Alcohol plays a big role in Mexican music: devil, amigo, killer, savior. Its ubiquity is such that you can create a bangin’ playlist based off of nearly every Mexican alcohol imaginable.
So we did! Here’s a Best of Borrachos soundtrack that spans genres, eras and themes. Many are classics covered by ranchera greats for decades; a few are rarities that still deserve a stream. And sorry, fans of micheladas, pajaretes, Kahlua and palomas: No one has written the definitive tune for your tipple … yet.
You can listen to the full playlist on Spotify here:
Highlighted booze: Tequila
“La Tequilera” (“The Lady Tequila Drinker”) was made famous in the 1930s by ranchera pioneer Lucha Reyes. It sounds like a joyous romp, complete with hiccuped stanzas, but it’s a warning: The national drink is only good to deal with pain. “Drunk on tequila is how I always keep my soul,” the lyrics sigh. “To see if this cruel melancholy gets better.”
“Copitas de Mezcal”
Highlighted booze: Mezcal
In this tale about a heartbroken poor boy spurned by a rich girl, tequila’s smokier country cousin is cast as a happy muse that can exorcise life’s ills. “May they serve the other shots of mezcal!” the chorus commands. “We don’t win anything by crying.” Sounds like an outtake from the Mexican version of “Glengarry Glen Ross.”
“Dos Coronas a Mi Madre”
Highlighted booze: Corona beer
The original pour-a-40-for-the-homie weeper, except the homie in question is your mom. Sure, the coronas in this accordion-driven dirge by conjunto norteño icons Los Cadetes de Linares are flower wreaths, but that hasn’t deterred listeners from bringing bottles of the so-so cerveza to their mami’s tombs ever since.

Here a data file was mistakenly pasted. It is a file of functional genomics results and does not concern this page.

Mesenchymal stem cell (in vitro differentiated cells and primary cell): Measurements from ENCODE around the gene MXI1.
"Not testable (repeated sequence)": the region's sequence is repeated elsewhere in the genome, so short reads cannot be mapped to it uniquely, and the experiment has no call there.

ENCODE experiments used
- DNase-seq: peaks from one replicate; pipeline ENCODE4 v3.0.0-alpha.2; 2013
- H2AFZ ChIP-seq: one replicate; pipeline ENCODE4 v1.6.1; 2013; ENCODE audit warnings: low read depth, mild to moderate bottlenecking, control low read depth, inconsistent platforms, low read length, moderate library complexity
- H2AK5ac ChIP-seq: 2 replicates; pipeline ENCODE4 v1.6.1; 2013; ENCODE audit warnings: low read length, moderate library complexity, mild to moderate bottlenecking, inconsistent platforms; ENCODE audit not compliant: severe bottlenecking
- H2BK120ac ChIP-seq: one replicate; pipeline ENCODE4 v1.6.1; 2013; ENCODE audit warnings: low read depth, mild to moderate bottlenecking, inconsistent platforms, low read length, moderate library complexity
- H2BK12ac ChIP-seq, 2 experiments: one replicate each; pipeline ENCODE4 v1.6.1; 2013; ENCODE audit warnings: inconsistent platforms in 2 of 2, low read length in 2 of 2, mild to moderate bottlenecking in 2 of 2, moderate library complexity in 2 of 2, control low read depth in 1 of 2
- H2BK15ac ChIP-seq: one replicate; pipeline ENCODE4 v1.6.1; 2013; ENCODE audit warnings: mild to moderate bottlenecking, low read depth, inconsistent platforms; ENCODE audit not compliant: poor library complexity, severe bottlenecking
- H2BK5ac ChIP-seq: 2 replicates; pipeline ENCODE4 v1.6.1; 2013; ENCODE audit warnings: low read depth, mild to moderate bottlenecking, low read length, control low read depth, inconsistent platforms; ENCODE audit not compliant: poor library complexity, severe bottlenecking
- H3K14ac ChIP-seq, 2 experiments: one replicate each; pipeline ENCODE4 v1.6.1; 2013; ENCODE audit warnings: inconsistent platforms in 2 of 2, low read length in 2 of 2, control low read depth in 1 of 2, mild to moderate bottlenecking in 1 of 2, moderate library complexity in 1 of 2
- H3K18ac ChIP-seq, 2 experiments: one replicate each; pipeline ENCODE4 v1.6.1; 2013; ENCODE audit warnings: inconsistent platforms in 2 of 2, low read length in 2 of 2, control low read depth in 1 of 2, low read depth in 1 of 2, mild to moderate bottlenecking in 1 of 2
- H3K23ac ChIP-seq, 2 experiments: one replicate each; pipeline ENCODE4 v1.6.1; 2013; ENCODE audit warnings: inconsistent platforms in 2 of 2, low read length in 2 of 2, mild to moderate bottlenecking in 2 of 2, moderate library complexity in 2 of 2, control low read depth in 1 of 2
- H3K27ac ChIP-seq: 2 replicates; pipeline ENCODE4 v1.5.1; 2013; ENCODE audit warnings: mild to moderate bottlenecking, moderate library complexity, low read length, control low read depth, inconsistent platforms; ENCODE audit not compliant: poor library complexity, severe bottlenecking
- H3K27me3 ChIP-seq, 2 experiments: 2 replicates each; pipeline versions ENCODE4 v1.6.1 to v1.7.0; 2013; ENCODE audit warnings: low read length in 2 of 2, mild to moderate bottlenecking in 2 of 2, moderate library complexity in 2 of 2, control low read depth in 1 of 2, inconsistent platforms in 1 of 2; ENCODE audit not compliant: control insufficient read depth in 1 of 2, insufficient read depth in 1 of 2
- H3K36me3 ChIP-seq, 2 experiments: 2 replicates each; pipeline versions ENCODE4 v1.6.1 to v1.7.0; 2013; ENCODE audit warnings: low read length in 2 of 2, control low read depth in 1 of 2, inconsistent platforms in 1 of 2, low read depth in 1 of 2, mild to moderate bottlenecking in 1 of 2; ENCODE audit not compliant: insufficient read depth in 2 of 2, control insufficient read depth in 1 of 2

“Parrandera, Rebelde y Atrevida”
Highlighted booze: Tecate beer
Translated as “Partier, Rebel and a Rude Girl,” this was one of the signature canciones of the late Jenni Rivera. Over a hard-charging banda sinaloense, the Long Beach native makes no apologies for her lifestyle, ridicules the nice girls who trash-talk her and wields the Tecate beer as proof of her working-class roots. “Bitter-tasting champagne is for stuck-up hags,” Rivera roars. “Give me Tecate with lime and salt!”
Highlighted booze: Bohemia, Carta Blanca beer
Eulalio “El Piporro” Gonzalez was the “Weird Al” Yankovic of ranchera, and he took this Pedro Infante ode to running up a tab (the title roughly translates as “The Gurgling”) as a way to praise these northern Mexican beers. El Piporro buys four Bohemias for himself and four Cartas for a sad guy in the corner. And then he skedaddles before the bill comes. “If my money finishes,” he reasons, “the house isn’t gonna break.”
Highlighted booze: Pulque
Mainstream Mexican society has historically stereotyped pulque (made from fermented agave sap) as little better than rotgut, and this ditty, which translates to “The Poncho,” is no different. Underrated chanteuse Beatriz Adriana croons that the gabán (overcoat) her love left behind reminds her of him because “it smells of pulque … and that’s why I ran you out.” No chill.
Highlighted booze: Sotol